Step 6: Starting the Power Carving

After a little road trip up to New York, with many near accidents on the highway due to people trying to drive while also taking a photo of my giant hammer (no joke), I can finally start throwing some chips! I start with the Arbortech Industrial Wood Carver to carve away the bulk of the material. You can see some marks on the edge of the hammer here, I actually measured out the hammer in 1' increments and scaled up the dimension from the original hammer and marked it there. I can then connect the dots to give myself a guideline of where I need to carve to when shaping the hammer.

Most of the material removal was at the top half of the handle where it tapers down at the top of the metal grip, all the way up to the head of the hammer. I tried to clear out this material as fast as I could, not to make time for avocado toast, but so that I could leave most of the wood shavings behind, rather than clean them out of my own shop.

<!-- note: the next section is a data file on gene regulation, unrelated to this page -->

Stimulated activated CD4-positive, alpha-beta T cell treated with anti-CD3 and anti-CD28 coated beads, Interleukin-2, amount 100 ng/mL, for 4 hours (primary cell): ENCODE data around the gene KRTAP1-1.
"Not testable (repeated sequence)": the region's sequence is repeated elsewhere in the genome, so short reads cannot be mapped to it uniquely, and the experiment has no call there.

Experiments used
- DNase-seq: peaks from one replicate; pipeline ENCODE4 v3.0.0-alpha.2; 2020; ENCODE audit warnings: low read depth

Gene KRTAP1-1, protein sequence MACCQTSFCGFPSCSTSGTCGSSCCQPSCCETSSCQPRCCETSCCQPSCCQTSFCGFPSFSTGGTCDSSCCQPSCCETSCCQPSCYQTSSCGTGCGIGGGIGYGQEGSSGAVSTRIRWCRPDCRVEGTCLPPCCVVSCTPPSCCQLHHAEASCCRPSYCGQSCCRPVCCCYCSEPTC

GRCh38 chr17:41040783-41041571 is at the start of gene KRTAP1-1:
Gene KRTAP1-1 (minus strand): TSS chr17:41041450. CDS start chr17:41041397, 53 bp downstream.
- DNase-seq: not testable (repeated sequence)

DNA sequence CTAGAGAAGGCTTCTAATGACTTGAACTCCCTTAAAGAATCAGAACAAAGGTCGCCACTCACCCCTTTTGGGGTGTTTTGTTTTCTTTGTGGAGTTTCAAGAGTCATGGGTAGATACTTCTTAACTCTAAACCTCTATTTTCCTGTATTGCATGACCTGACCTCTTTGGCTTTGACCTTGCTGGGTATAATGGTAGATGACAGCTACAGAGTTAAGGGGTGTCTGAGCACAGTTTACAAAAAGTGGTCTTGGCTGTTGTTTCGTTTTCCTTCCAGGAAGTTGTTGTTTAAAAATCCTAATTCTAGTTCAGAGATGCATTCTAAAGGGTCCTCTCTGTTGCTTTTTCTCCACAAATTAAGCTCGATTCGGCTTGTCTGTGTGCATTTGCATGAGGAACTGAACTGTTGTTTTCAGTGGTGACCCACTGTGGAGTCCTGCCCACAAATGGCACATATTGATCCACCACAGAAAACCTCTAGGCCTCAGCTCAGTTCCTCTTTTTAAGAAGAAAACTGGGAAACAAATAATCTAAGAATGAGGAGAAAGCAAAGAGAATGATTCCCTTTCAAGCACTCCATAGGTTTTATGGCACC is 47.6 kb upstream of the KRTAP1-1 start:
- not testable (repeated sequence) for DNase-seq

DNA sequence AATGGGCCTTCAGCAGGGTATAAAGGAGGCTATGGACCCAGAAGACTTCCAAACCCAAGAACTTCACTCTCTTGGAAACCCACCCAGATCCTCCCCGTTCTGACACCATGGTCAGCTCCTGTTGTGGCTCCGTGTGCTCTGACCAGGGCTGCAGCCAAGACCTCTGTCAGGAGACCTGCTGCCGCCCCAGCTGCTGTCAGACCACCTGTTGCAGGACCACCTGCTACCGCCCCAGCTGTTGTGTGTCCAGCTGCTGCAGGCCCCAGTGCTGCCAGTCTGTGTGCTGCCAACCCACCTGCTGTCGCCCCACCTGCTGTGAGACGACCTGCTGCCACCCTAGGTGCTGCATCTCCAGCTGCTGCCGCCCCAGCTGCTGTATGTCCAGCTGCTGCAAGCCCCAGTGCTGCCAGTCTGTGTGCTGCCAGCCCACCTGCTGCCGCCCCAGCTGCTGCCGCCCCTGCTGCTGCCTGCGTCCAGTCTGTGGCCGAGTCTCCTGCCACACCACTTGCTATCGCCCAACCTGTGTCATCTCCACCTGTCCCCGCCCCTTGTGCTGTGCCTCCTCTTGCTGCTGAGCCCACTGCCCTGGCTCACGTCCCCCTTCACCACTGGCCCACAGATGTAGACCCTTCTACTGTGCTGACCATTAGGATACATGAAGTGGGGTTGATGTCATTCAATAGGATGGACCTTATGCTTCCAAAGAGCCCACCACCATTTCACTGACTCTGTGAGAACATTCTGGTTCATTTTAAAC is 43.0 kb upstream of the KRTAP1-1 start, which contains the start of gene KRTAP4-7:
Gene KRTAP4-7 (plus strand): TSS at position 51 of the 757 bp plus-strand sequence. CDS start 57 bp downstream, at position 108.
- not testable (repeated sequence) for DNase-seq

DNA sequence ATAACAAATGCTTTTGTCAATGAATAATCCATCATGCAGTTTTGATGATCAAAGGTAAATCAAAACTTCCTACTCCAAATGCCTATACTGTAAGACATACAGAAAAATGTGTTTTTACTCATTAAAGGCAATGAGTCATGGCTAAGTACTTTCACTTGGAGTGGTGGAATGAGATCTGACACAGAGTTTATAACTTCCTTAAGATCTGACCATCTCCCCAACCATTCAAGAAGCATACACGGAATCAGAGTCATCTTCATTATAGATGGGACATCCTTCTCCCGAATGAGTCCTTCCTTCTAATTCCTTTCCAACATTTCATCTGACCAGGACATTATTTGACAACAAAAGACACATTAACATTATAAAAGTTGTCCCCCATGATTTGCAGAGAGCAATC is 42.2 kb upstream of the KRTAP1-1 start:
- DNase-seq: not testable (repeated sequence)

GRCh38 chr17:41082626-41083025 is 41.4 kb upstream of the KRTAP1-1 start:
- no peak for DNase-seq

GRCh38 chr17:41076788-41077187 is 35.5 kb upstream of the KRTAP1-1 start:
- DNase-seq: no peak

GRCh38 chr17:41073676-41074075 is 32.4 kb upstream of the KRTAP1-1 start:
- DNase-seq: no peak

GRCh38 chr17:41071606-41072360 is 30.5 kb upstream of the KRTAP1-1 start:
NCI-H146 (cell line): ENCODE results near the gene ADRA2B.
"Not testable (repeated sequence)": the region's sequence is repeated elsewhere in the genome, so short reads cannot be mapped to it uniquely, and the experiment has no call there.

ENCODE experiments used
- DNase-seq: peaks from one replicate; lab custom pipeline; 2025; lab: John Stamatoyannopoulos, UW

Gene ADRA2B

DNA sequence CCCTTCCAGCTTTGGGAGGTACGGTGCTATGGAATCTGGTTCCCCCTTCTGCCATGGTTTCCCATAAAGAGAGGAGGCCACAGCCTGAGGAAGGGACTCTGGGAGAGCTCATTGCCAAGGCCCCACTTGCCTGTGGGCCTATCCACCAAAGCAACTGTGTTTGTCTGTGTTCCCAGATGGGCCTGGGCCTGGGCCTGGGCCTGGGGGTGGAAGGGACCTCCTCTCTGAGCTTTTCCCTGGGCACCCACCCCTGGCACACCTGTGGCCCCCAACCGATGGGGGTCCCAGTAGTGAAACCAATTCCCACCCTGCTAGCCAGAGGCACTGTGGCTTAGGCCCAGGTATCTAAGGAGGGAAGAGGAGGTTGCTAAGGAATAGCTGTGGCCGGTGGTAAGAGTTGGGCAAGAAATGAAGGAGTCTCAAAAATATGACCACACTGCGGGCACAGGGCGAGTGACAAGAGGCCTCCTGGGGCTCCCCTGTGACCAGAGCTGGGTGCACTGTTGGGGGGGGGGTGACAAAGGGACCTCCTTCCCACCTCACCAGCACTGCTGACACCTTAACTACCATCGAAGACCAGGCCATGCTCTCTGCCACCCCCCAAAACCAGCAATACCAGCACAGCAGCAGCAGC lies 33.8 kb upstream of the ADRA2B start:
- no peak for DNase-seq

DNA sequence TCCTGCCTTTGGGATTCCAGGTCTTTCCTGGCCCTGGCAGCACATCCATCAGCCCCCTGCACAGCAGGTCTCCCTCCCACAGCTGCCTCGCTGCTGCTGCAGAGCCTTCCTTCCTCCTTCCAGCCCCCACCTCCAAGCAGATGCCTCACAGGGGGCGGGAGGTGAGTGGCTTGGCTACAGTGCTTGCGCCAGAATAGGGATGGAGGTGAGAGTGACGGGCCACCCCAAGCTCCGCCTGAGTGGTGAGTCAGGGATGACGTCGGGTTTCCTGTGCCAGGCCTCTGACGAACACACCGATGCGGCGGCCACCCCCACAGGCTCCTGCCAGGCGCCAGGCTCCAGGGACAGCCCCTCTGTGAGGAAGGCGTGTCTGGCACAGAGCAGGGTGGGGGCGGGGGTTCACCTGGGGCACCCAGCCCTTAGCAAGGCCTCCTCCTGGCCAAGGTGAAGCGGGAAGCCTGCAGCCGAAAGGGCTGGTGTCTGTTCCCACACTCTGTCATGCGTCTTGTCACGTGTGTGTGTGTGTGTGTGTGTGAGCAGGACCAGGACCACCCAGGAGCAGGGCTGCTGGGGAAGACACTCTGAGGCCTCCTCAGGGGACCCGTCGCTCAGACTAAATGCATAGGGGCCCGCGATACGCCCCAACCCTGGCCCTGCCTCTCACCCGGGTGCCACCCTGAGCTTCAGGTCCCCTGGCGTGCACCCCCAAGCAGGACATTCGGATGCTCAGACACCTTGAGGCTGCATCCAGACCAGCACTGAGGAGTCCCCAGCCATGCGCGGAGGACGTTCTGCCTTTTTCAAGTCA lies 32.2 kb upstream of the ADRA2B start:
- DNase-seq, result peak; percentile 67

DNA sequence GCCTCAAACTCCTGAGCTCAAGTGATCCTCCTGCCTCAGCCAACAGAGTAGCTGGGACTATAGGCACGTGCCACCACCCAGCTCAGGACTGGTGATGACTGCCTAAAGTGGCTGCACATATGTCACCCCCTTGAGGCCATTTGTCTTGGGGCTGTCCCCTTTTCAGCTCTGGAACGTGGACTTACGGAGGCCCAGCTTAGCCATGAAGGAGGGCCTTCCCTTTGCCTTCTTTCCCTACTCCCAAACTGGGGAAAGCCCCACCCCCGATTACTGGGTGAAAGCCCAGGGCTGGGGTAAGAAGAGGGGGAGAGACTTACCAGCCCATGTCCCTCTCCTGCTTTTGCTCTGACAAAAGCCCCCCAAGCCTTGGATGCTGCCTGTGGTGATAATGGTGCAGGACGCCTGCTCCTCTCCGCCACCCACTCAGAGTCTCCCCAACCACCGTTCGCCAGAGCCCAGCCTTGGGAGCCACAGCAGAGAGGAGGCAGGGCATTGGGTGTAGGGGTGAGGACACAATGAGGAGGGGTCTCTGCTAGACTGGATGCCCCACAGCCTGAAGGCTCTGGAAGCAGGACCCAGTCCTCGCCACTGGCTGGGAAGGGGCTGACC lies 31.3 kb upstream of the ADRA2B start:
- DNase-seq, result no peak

With the bulk of the material removed, I pull out the Turbo Plane and finish carving what is left to get down to the line. This carves on the face rather than on the edge and leaves behind a smoother and flatter surface. The technique that works best for carving is to set the profile in 2 directions and then start shaping from there. So I cut the main profile out on the bandsaw before laminating and then this process here brings the profile to shape in the other direction.

Step 7: Making a Mess

So I called them wood chips before, but here I started calling it mulch just to make myself feel better. It is nice though the longer I carve, the thicker the carpet gets beneath my feet.